A new report shows young people are at risk of ‘destitution’ because of the DWP’s cruel system

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A new report has warned that some young people are at risk of “destitution” because benefit levels are so low.

The report [pdf] was produced by the Social Security Advisory Committee. It looks at the impact of the benefit system on young people aged 16 to 24 who live independently of parents or other guardians.

350,000 young people

The report estimates that at least 350,000 [pdf p17] young people in the UK living independently receive benefits. Nearly two-thirds [pdf p17] are parents, the vast majority being lone mothers. At least 7%, 16,000 [pdf p18] in England alone, are care-leavers, people who have spent time in care. This group is identified in the report as being particularly vulnerable.

Lower rates of benefit

Young people receive lower rates of benefits than older claimants. Jobseekers’ Allowance is £57.90 [pdf p22] a week for under 25s, compared to £73.10 [pdf p22] for over 25s. The report points out [pdf p28] that:

Young childless single claimants have a far lower income than peers of the same age who are in work, full-time study, or apprenticeships.

“A risk of debt and destitution”

The report’s authors state [pdf p29] that they heard of several young people who were left with just £20 a month for food, after their bills had been paid. As a result:

Any unforeseen expense, such as a sanction, or something as minor as a broken kettle, will lead to very low levels of daily spend and a risk of debt and destitution.

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Young people living independently are nearly four times [pdf p10] as likely to receive a benefit sanction as older claimants.

Frozen housing benefit

A key issue identified by the report is the lack of affordable accommodation for young people on benefits. Most single people under 35 are eligible only for the ‘shared accommodation rate‘ of housing benefit – that is, the cost of renting a single room in a shared house. The rate varies across the country, but is set at the 30th percentile of local rents – that is, housing benefit will only cover the cheapest 30% of properties – and has been frozen for four years from 2016.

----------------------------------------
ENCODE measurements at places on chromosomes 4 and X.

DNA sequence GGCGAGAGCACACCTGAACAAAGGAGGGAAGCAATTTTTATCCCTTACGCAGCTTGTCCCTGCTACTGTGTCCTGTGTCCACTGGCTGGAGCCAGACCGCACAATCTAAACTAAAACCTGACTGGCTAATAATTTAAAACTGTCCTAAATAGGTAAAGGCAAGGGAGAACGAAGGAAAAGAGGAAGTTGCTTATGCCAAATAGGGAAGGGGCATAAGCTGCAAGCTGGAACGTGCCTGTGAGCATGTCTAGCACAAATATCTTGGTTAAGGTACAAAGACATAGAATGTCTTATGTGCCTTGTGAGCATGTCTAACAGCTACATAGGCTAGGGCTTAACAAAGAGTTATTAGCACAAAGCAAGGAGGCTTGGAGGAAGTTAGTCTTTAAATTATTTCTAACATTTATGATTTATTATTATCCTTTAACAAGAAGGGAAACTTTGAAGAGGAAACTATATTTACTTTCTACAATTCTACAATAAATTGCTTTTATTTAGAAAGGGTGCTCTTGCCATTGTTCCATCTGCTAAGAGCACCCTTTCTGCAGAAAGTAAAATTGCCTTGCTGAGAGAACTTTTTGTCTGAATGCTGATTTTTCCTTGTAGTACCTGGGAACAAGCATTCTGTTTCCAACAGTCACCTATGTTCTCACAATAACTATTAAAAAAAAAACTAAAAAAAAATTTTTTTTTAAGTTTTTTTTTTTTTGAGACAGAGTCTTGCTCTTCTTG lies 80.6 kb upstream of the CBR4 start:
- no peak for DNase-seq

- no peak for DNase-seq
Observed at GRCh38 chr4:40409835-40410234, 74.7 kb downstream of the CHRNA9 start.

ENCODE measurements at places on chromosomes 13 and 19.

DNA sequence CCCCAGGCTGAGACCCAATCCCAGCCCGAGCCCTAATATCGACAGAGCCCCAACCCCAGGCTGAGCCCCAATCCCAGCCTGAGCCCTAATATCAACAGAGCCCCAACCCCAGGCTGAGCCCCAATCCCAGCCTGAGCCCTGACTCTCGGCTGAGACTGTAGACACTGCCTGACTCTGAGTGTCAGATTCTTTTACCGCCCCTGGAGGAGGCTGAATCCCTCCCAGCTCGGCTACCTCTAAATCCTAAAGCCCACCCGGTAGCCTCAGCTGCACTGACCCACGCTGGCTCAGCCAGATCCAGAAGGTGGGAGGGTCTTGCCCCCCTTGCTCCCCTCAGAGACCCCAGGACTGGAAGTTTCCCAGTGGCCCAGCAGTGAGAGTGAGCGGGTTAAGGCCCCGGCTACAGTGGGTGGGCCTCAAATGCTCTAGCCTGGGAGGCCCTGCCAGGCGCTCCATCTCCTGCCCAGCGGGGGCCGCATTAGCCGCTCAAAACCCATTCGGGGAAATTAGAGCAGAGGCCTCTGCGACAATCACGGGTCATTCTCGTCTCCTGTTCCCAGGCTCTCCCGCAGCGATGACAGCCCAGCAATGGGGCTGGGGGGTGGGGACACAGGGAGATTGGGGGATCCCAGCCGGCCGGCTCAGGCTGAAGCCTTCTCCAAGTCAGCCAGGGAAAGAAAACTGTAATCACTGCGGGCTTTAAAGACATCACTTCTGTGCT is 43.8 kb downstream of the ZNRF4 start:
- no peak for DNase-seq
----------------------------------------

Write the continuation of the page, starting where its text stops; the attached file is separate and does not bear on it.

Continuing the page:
Almost no properties to rent

In addition, few landlords are willing to let their properties to people on benefits. The report’s authors carried out a survey of 5,240 properties advertised online, and found that just 1% [pdf p42] were both affordable to renters on the shared accommodation rate, and available to benefit claimants.

In some areas, such as Edinburgh, Bristol, and parts of London, not a single property [pdf p42] met the two criteria. As a result, many young people have to rent more expensive properties and make up the shortfall [pdf p43] in rent themselves, further reducing the amount they have to live on.

Recommendations to the DWP

Having painted a bleak picture of life for young people living independently on benefits, the report makes various recommendations [pdf p11] to the Department for Work and Pensions (DWP). These include taking steps to reduce “the very real risk of inappropriate sanctioning”; giving young people a choice of receiving Universal Credit fortnightly or monthly; and exempting care leavers from the shared accommodation rate until the age of 25 [pdf, p11].

A DWP spokesperson said:

We want young people to get off to the best start in life. The majority of young people are better off living at home until they are able to financially support themselves, but there are special measures in place for people who don’t have that option.

Budgeting support is available to everyone on UC, as well as direct payments to landlords for people who aren’t able to handle their rent payments.

Benefit rates need to be reviewed

The key recommendation [pdf p12] of the report, however, is this one:

Publish evidence, in time for the autumn 2018 Budget, demonstrating the affordability of basic living costs for a young person living independently on benefits, with a particular focus on the most vulnerable groups, and take action if these rates are not enough to cover essential living costs.

But with the government still utterly focused on reducing public spending at any cost, nobody will be surprised if it chooses to ignore that recommendation.

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